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Independent Designer Challenges: Colourful Lingerie

It goes without saying that independent designers face more challenges in the lingerie industry than the brands with massive corporations behind them. Some of these challenges will appear obvious even to people with no interest in lingerie (be that a matter of funding or public visibility). This series aims to peel back the curtains on some of the more hidden sides of the industry: this week I’m looking at why colours and underthings make such poor bedfellows in the world of independent design.

Using colour in lingerie brings a surprising amount of challenges with it: there's a reason that many independent designers avoid it. Lingerie by Karolina Laskowska. Photo by Simon Crinks. Modelled by Yazzmin.

Using colour in lingerie brings a surprising amount of challenges with it: there’s a reason that many independent designers avoid it.
Lingerie by Karolina Laskowska. Photo by Simon Crinks. Modelled by Yazzmin.

We’re used to seeing lingerie in almost every colour of the rainbow: come the Spring/Summer collections, lingerie boutiques are positively drowning in a plethora of hues. Colourful collections are just a matter of course for any big-name brand, but for an independent one it represents some serious investment and dedication. Especially if they’re making structured pieces like wired bras. Lingerie isn’t just about finding a single coloured outer fabric that you want to use…. Though even that can be prohibitively pricey: if we’re talking about a specialist lingerie fabric that has to be dyed to order, your minimum order could be hundreds if not thousands of metres. ‘Fashion’ colours are relatively risky investments (and rarely sell as well as their monochromatic counterparts) and it’s likely that exact colour would be repeated beyond a single season. This often makes ordering that fabric either unaffordable or a very poor investment.



The lace in this set only has a minimum order of 5.4m, making this pop of colour much more accessible than if I wanted to use a more technical lingerie fabric.  Lingerie by Karolina Laskowska. Photography by Tigz Rice Studios. Modelled by Yazzmin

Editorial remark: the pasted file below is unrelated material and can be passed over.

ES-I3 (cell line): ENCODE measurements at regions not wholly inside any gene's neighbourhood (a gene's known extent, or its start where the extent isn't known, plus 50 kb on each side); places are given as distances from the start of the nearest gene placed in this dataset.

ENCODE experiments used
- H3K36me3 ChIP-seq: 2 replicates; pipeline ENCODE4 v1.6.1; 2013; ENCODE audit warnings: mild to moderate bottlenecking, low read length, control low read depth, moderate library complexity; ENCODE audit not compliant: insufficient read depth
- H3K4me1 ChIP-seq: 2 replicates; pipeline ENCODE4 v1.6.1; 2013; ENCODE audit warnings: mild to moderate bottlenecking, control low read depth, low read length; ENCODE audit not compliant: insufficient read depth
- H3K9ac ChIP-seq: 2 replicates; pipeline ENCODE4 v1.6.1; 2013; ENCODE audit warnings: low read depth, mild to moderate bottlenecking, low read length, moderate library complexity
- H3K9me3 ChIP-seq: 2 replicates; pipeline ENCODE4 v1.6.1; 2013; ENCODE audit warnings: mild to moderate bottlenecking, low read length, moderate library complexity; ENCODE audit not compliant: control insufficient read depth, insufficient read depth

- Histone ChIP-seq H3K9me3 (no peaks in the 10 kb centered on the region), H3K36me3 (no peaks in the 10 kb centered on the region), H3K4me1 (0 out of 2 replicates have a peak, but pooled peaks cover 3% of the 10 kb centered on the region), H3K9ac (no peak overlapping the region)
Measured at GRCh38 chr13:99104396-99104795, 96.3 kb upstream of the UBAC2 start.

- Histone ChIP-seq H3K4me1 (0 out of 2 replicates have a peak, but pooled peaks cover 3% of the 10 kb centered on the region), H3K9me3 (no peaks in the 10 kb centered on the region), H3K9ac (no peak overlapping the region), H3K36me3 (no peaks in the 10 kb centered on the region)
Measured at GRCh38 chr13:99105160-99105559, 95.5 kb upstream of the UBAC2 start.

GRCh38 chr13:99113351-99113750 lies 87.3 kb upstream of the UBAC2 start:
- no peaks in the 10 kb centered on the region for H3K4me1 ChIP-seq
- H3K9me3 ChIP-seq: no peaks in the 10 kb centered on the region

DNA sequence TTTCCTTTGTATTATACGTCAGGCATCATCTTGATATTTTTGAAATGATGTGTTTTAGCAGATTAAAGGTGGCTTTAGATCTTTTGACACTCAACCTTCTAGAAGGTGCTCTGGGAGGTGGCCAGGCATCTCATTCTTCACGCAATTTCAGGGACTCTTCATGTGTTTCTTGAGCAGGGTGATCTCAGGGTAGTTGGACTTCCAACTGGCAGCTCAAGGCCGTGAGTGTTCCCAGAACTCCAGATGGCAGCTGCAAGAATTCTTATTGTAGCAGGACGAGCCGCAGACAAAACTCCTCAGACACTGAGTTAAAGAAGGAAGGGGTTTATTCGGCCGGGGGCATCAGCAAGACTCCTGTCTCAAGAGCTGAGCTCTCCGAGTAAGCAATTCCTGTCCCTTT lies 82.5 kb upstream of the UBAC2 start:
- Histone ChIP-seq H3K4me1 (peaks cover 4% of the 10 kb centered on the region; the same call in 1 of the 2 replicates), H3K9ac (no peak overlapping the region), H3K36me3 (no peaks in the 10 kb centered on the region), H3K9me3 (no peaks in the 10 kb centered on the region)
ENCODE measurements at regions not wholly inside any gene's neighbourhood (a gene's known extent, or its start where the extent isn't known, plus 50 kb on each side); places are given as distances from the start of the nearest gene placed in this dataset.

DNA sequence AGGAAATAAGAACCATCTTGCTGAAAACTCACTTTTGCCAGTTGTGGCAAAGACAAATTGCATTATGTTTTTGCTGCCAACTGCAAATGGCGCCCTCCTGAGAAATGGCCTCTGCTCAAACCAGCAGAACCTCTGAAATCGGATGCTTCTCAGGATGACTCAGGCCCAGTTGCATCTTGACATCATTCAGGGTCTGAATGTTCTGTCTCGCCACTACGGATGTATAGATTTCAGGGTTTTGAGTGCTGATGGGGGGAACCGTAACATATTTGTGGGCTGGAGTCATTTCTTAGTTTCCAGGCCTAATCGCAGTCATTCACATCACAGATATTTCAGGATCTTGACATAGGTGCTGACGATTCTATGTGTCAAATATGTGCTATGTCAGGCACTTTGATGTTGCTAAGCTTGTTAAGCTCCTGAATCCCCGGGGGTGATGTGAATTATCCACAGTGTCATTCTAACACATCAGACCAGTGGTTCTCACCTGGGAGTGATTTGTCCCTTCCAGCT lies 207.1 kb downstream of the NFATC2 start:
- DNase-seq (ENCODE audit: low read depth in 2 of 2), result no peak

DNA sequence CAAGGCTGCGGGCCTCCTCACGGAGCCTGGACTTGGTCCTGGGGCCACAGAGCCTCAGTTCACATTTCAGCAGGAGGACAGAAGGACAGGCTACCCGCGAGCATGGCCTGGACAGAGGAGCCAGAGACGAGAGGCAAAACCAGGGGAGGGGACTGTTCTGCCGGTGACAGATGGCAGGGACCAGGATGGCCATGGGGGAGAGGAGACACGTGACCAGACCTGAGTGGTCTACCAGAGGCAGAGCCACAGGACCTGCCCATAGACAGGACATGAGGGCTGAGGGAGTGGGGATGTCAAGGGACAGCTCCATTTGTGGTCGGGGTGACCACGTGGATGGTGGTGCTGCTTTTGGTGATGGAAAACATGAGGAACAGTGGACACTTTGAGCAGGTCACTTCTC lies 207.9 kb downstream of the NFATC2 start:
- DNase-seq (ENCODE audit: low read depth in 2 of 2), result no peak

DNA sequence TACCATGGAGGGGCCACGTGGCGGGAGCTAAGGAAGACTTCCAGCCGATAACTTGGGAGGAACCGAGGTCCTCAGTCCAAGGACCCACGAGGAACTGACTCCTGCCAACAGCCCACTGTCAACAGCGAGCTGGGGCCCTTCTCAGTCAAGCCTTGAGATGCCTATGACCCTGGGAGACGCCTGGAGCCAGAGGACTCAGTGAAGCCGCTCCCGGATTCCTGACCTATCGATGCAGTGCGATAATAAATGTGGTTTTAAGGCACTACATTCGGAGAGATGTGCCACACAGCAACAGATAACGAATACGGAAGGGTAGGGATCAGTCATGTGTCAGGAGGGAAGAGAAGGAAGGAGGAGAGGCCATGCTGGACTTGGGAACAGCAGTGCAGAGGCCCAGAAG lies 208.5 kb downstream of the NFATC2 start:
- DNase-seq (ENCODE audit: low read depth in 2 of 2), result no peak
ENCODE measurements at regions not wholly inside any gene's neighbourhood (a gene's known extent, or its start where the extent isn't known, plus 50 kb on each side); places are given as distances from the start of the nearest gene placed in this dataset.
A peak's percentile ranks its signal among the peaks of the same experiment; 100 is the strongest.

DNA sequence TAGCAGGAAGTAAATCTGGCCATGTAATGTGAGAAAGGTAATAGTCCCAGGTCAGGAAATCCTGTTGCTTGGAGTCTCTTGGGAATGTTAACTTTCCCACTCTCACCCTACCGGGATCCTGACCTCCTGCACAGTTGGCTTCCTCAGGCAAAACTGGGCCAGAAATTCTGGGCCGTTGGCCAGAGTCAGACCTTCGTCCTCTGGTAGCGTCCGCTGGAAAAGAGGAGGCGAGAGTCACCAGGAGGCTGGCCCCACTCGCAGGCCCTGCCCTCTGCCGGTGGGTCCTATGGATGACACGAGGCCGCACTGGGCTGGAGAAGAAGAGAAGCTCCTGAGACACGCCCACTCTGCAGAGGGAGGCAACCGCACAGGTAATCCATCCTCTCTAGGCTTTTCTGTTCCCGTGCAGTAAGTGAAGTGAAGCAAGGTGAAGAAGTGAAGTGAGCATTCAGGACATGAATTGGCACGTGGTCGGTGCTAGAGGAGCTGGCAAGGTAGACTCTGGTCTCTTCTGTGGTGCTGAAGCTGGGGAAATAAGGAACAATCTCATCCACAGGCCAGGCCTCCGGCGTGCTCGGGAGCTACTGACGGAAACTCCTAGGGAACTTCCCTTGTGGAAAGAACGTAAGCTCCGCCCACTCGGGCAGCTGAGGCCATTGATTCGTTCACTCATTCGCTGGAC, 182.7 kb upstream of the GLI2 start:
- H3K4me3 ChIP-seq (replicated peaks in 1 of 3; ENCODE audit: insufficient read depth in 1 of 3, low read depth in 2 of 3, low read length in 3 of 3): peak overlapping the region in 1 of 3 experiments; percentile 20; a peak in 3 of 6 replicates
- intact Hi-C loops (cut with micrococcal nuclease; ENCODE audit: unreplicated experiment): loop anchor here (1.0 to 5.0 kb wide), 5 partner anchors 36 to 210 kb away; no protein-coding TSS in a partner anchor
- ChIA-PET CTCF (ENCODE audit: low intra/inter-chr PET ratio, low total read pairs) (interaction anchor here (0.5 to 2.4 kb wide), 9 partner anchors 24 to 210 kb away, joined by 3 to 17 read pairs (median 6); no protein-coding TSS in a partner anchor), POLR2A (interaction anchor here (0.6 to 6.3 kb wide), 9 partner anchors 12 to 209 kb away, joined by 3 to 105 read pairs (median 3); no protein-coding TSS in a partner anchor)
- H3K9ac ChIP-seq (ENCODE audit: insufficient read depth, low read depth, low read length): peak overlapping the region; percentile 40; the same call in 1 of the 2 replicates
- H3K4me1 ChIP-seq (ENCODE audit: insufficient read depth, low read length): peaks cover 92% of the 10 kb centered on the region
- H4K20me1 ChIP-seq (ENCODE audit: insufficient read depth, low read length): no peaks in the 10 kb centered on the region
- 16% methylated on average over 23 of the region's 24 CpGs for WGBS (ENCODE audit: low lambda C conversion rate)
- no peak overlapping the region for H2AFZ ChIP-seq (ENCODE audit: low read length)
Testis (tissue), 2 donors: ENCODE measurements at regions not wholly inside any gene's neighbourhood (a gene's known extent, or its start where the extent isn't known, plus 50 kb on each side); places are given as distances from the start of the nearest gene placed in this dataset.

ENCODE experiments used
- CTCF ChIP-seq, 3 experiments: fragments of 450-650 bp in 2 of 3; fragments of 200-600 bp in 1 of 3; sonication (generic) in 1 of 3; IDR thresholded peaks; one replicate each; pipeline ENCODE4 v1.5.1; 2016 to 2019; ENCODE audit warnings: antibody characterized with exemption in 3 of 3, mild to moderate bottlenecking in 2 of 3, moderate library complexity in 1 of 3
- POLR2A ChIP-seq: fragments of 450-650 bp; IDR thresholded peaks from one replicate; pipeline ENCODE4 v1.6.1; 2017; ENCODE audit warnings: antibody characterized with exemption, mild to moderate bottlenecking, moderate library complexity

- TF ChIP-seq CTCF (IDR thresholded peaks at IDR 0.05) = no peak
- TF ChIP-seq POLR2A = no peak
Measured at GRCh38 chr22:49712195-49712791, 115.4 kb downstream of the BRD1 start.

The lace in this set only has a minimum order of 5.4m, making this pop of colour much more accessible than if I wanted to use a more technical lingerie fabric.
Lingerie by Karolina Laskowska. Photography by Tigz Rice Studios. Modelled by Yazzmin

Fortunately, not all fabrics are faced with these order minimums. More expensive textiles such as silk and Leavers lace have much lower minimum orders, usually starting at around 5m. This is infinitely more achievable (though it’s worth pointing out that this only really applies to luxury lingerie brands, as these fabrics are always going to be relatively expensive) but a single fabric cannot be the be-all and end-all of a piece of lingerie. A wired bra is a complicated beast (ever wondered why so many new lingerie brands only make triangle bras?): even if it’s unpadded, the bare minimum of what you’ll need includes a non-stretch lining fabric, powernet for the wing, underband elastic, strap elastic, bra wire casing and hooks and eyes. Even knickers need elastics and cotton jersey gussets alongside the fashion fabric.

The only reason that I can afford the minimum order of 1000m of elastic is that almost all of my designs use it.  As an estimate, most of my wired bras use at least 4m a piece. Lingerie by Karolina Laskowska. Photography by Catherine Day. Modelled by Twig.

The only reason that I can afford the minimum order of 1000m of elastic is that almost all of my designs use it. As an estimate, most of my wired bras use at around 4m a piece.
Lingerie by Karolina Laskowska. Photography by Catherine Day. Modelled by Twig.